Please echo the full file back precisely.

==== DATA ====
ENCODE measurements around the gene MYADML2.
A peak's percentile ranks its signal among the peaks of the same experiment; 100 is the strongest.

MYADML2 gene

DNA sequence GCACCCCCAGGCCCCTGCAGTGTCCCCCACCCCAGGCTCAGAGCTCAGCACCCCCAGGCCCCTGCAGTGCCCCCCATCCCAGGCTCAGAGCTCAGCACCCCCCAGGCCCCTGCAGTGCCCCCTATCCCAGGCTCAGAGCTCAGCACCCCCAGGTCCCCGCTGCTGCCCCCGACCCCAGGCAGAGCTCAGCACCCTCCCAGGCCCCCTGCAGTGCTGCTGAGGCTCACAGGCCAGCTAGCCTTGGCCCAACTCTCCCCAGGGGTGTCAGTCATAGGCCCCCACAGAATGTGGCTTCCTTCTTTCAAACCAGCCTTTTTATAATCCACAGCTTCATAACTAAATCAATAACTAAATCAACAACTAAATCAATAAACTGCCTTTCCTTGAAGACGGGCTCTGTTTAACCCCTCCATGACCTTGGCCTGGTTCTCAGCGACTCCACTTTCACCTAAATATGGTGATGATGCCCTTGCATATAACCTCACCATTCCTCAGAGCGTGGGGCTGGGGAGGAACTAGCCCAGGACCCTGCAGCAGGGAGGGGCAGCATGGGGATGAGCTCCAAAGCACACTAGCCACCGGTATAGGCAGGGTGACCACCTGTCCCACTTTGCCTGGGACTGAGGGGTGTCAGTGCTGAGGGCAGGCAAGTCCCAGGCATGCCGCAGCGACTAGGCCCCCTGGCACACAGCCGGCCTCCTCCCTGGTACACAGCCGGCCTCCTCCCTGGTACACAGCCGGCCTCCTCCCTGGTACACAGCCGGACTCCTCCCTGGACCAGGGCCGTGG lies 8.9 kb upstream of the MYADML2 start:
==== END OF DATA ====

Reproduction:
ENCODE measurements around the gene MYADML2.
A peak's percentile ranks its signal among the peaks of the same experiment; 100 is the strongest.

MYADML2 gene

DNA sequence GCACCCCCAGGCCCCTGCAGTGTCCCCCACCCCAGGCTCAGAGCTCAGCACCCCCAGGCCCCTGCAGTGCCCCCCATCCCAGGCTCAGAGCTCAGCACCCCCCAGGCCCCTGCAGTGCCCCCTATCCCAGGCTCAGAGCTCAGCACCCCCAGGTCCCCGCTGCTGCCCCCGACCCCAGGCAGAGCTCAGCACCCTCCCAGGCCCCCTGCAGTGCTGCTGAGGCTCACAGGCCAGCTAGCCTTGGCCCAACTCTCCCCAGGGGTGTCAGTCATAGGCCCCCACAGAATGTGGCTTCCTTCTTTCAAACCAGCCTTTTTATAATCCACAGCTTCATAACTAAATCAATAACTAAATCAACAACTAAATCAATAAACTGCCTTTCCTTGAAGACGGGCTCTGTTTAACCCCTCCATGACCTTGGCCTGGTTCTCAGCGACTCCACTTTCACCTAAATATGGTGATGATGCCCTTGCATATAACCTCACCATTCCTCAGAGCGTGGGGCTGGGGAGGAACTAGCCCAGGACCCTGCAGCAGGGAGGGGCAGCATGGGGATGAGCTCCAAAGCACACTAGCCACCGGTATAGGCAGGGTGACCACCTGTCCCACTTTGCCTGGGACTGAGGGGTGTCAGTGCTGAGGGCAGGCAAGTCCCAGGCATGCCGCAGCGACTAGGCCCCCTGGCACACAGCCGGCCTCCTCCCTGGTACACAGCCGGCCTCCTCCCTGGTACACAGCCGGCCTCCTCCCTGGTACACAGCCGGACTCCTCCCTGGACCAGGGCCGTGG lies 8.9 kb upstream of the MYADML2 start: